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East Meets West: Human Rights and Democracy in East Asia

Princeton University Press (2000)

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  1. Contemporary Confucian and Islamic Approaches to Democracy and Human Rights.Stephen Angle - 2013 - Comparative Philosophy 4 (1):7-41.
    Both Confucian and Islamic traditions stand in fraught and internally contested relationships with democracy and human rights. It can easily appear that the two traditions are in analogous positions with respect to the values associated with modernity, but a central contention of this essay is that Islam and Confucianism are not analogous in this way. Positions taken by advocates of the traditions are often similar, but the reasoning used to justify these positions differs in crucial ways. Whether one approaches these (...)
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  • Buddhism and the Idea of Human Rights: Resonances and Dissonances.Perry Schmidt-Leukel - 2006 - Buddhist-Christian Studies 26 (1):33-49.
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  • The Elusive Goal of Nation Building: Asian/Confucian Values and Citizenship Education in Singapore During The 1980s.Yeow Tong Chia - 2011 - British Journal of Educational Studies 59 (4):383-402.
    The term 'Asian values' became popular in the political discourse in the 1980s and 1990s. The most vocal proponents of Asian values are Singapore s Lee Kuan Yew and Malaysia's Mahathir and their deputies and government officials, as well as post-Tiananmen Chinese leaders. Most notable of all these three strands of the Asian values debate is the 'Singapore School', which 'comprises leaders who have articulated a defence of the Singapore regime, either in their personal or official capacities'. This article discusses (...)
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  • National Human Rights Commissions in Asia.Sonia Cardenas - 2002 - Human Rights Review 4 (1):30-51.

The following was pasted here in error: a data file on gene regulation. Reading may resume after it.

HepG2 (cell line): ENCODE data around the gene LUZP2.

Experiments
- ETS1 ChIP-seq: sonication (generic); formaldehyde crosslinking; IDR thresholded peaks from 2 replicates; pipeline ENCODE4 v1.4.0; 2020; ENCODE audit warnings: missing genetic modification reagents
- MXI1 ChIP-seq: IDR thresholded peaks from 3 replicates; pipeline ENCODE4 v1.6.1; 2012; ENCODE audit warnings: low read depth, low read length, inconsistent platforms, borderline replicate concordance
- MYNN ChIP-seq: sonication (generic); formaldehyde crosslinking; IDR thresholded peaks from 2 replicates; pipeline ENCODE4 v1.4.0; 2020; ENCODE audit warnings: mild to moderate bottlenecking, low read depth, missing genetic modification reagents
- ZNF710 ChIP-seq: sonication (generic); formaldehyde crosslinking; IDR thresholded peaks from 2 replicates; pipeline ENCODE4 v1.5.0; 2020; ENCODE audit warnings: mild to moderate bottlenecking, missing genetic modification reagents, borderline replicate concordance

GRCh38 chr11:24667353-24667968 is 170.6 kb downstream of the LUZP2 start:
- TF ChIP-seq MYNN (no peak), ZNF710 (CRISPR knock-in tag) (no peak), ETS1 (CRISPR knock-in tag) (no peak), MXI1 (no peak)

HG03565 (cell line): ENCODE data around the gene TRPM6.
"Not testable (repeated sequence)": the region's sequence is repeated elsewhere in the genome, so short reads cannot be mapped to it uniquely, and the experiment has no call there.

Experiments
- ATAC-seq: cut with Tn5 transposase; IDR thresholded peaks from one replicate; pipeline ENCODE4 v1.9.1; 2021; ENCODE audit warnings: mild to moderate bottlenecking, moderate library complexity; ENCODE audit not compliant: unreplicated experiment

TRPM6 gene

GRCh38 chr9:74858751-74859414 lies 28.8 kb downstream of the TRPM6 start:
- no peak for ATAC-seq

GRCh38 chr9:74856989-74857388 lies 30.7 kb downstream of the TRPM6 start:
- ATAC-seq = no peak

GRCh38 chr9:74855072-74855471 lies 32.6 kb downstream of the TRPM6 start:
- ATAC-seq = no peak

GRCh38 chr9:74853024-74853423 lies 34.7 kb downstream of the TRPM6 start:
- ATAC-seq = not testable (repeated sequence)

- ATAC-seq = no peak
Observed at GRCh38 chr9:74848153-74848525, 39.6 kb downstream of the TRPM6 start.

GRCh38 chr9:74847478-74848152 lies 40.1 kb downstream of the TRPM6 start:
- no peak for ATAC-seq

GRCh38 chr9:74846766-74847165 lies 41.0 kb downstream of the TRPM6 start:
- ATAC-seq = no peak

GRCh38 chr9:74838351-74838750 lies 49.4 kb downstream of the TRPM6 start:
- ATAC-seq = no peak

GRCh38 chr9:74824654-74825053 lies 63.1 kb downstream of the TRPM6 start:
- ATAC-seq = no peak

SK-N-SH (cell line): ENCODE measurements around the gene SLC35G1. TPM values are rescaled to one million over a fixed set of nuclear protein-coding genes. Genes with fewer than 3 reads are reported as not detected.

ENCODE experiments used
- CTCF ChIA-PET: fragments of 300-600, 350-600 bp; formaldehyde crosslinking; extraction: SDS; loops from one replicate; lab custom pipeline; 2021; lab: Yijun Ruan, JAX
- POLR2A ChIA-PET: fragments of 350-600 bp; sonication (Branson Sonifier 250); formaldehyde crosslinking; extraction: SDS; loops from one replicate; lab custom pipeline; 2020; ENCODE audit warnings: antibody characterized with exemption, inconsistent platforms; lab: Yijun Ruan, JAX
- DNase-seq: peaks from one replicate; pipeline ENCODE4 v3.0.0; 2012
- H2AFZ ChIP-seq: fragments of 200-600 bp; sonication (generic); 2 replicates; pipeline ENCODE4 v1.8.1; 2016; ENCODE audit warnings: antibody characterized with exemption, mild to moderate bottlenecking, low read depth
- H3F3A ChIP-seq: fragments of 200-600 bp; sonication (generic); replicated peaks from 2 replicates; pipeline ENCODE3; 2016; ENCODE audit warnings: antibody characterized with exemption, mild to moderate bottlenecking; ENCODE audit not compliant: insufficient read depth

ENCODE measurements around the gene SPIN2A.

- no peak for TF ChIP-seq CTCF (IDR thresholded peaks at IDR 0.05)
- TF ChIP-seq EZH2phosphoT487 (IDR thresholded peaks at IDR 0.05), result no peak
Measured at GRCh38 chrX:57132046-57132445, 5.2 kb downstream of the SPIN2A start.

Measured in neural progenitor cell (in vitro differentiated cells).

• The Social Theory of Anti‐Liberalism.Paul Kelly - 2006 - Critical Review of International Social and Political Philosophy 9 (2):137-154.
    (2006). The Social Theory of Anti‐Liberalism. Critical Review of International Social and Political Philosophy: Vol. 9, The Political Theory of John Gray, pp. 137-154.
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  • The Normative Justification of Traditional Chinese Authoritarianism.Michael Ng‐Quinn - 2006 - Critical Review of International Social and Political Philosophy 9 (3):379-397.
    (2006). The Normative Justification of Traditional Chinese Authoritarianism. Critical Review of International Social and Political Philosophy: Vol. 9, No. 3, pp. 379-397.
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  • A Human Rights Debate on Physical Security, Political Liberty, and the Confucian Tradition.Benedict S. B. Chan - 2014 - Dao: A Journal of Comparative Philosophy 13 (4):567-588.
    There are many East and West debates on human rights. One of them is whether all civil and political rights are human rights. On one hand, scholars generally agree that rights to physical security are human rights. On the other hand, some scholars argue that rights to political liberty are only Western rights but not human rights because political liberty conflicts with some East Asian cultural factors, especially the Confucian tradition. I argue that physical security also conflicts with some parts (...)
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  • Human Rights and Cosmopolitan Liberalism.Anthony John Langlois - 2007 - Critical Review of International Social and Political Philosophy 10 (1):29-45.
  • Human Rights and the Defense of Liberal Democracy.Anthony John Langlois - 2007 - Journal of Religious Ethics 35 (4):731-750.
  • Thick or Thin?: An Empirical Intervention.Bruce Gilley - 2007 - Critical Review of International Social and Political Philosophy 10 (1):87-98.